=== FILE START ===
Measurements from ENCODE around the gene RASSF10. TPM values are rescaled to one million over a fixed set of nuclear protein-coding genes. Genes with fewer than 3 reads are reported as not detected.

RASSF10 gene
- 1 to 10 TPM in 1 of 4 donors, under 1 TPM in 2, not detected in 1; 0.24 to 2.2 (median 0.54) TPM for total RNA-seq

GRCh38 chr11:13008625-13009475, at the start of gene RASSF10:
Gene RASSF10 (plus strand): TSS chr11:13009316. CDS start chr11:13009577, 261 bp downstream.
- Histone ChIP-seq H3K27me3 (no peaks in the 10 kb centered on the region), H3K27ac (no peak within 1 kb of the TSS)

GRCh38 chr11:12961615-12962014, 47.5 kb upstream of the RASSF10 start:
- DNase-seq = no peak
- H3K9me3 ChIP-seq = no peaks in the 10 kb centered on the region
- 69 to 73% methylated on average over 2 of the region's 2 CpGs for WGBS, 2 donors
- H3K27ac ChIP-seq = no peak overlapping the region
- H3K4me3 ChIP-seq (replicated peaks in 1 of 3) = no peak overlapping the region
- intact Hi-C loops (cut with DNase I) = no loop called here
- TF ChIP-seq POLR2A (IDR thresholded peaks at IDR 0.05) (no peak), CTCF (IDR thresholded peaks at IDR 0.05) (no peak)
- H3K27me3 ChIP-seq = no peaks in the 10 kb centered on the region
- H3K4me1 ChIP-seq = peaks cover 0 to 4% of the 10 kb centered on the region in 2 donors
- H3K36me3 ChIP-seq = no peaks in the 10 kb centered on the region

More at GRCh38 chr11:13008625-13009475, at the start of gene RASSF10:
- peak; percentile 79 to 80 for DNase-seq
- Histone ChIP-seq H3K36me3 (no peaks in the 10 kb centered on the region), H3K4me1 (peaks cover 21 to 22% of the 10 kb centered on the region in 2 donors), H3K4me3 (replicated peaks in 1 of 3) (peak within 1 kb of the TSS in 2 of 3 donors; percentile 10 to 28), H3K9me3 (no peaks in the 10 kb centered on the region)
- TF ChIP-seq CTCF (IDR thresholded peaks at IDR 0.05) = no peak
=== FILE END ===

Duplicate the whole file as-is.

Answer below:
Measurements from ENCODE around the gene RASSF10. TPM values are rescaled to one million over a fixed set of nuclear protein-coding genes. Genes with fewer than 3 reads are reported as not detected.

RASSF10 gene
- 1 to 10 TPM in 1 of 4 donors, under 1 TPM in 2, not detected in 1; 0.24 to 2.2 (median 0.54) TPM for total RNA-seq

GRCh38 chr11:13008625-13009475, at the start of gene RASSF10:
Gene RASSF10 (plus strand): TSS chr11:13009316. CDS start chr11:13009577, 261 bp downstream.
- Histone ChIP-seq H3K27me3 (no peaks in the 10 kb centered on the region), H3K27ac (no peak within 1 kb of the TSS)

GRCh38 chr11:12961615-12962014, 47.5 kb upstream of the RASSF10 start:
- DNase-seq = no peak
- H3K9me3 ChIP-seq = no peaks in the 10 kb centered on the region
- 69 to 73% methylated on average over 2 of the region's 2 CpGs for WGBS, 2 donors
- H3K27ac ChIP-seq = no peak overlapping the region
- H3K4me3 ChIP-seq (replicated peaks in 1 of 3) = no peak overlapping the region
- intact Hi-C loops (cut with DNase I) = no loop called here
- TF ChIP-seq POLR2A (IDR thresholded peaks at IDR 0.05) (no peak), CTCF (IDR thresholded peaks at IDR 0.05) (no peak)
- H3K27me3 ChIP-seq = no peaks in the 10 kb centered on the region
- H3K4me1 ChIP-seq = peaks cover 0 to 4% of the 10 kb centered on the region in 2 donors
- H3K36me3 ChIP-seq = no peaks in the 10 kb centered on the region

More at GRCh38 chr11:13008625-13009475, at the start of gene RASSF10:
- peak; percentile 79 to 80 for DNase-seq
- Histone ChIP-seq H3K36me3 (no peaks in the 10 kb centered on the region), H3K4me1 (peaks cover 21 to 22% of the 10 kb centered on the region in 2 donors), H3K4me3 (replicated peaks in 1 of 3) (peak within 1 kb of the TSS in 2 of 3 donors; percentile 10 to 28), H3K9me3 (no peaks in the 10 kb centered on the region)
- TF ChIP-seq CTCF (IDR thresholded peaks at IDR 0.05) = no peak